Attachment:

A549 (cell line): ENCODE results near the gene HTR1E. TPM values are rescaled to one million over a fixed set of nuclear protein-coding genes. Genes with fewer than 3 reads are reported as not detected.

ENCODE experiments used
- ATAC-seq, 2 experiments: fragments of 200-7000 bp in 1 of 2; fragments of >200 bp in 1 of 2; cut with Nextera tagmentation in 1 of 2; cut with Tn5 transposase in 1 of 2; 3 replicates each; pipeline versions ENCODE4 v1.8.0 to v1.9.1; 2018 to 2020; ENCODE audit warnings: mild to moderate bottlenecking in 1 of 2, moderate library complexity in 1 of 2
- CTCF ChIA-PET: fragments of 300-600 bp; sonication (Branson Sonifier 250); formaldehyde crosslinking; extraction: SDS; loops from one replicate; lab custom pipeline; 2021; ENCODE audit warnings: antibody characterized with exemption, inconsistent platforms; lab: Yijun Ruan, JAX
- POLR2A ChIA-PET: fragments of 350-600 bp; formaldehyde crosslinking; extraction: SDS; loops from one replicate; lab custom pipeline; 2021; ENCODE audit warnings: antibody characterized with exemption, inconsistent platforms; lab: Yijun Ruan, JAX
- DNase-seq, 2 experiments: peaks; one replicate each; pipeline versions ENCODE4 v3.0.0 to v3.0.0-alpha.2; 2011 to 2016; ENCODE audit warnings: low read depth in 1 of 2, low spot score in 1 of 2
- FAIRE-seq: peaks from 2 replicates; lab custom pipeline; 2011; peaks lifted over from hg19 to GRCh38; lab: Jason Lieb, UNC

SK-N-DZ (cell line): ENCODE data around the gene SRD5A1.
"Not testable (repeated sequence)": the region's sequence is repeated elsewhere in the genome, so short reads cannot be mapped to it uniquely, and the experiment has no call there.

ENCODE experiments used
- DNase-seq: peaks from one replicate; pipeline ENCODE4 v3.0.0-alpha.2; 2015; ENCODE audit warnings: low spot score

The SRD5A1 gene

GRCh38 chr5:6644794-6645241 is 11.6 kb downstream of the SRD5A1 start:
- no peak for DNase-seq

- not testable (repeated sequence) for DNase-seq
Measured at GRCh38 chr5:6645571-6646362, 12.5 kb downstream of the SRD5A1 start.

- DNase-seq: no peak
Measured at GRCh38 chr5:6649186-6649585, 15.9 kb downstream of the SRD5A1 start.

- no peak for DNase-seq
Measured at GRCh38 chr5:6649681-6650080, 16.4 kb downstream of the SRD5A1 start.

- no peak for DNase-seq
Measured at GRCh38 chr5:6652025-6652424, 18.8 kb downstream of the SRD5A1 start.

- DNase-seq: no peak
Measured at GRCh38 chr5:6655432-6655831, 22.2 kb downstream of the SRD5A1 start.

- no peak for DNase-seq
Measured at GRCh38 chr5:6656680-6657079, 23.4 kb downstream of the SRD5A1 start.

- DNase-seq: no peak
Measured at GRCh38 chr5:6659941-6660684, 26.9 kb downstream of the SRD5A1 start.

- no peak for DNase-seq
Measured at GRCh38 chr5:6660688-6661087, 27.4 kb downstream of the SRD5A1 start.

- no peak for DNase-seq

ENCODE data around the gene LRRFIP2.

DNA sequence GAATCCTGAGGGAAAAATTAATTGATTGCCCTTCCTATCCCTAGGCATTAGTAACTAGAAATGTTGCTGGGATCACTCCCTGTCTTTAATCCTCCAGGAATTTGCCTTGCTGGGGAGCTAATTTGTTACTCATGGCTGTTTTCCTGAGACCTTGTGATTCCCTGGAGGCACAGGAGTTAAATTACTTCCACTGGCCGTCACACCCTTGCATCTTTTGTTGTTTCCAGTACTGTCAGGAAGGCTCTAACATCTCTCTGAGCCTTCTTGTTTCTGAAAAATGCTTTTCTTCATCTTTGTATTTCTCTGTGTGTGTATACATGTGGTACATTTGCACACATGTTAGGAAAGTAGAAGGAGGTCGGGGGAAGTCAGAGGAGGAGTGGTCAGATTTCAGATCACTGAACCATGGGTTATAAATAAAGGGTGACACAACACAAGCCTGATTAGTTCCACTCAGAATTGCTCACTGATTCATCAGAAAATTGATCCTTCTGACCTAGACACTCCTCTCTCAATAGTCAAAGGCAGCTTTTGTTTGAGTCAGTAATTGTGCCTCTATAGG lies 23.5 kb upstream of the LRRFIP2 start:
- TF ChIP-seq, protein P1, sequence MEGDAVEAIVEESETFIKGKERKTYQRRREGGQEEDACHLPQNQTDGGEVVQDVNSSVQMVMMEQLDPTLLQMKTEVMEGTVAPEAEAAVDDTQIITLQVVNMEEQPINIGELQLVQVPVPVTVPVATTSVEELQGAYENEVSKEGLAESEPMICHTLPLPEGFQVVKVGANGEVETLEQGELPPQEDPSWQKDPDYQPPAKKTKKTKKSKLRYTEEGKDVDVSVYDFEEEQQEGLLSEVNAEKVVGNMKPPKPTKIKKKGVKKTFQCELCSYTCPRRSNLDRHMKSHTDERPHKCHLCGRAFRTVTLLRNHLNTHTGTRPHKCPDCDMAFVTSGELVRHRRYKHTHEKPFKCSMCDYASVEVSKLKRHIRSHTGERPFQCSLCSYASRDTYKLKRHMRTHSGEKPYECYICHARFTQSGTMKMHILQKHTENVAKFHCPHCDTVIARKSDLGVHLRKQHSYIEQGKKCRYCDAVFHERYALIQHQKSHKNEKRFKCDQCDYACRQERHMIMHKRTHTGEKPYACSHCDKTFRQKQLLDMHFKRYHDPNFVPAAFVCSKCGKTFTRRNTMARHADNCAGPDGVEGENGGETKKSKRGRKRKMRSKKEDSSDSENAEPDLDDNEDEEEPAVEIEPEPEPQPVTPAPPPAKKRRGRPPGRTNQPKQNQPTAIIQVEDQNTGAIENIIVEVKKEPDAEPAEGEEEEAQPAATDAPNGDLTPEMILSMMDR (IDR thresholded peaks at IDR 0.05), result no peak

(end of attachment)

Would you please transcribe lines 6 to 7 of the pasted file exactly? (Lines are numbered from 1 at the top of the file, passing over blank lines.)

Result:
- DNase-seq, 2 experiments: peaks; one replicate each; pipeline versions ENCODE4 v3.0.0 to v3.0.0-alpha.2; 2011 to 2016; ENCODE audit warnings: low read depth in 1 of 2, low spot score in 1 of 2
- FAIRE-seq: peaks from 2 replicates; lab custom pipeline; 2011; peaks lifted over from hg19 to GRCh38; lab: Jason Lieb, UNC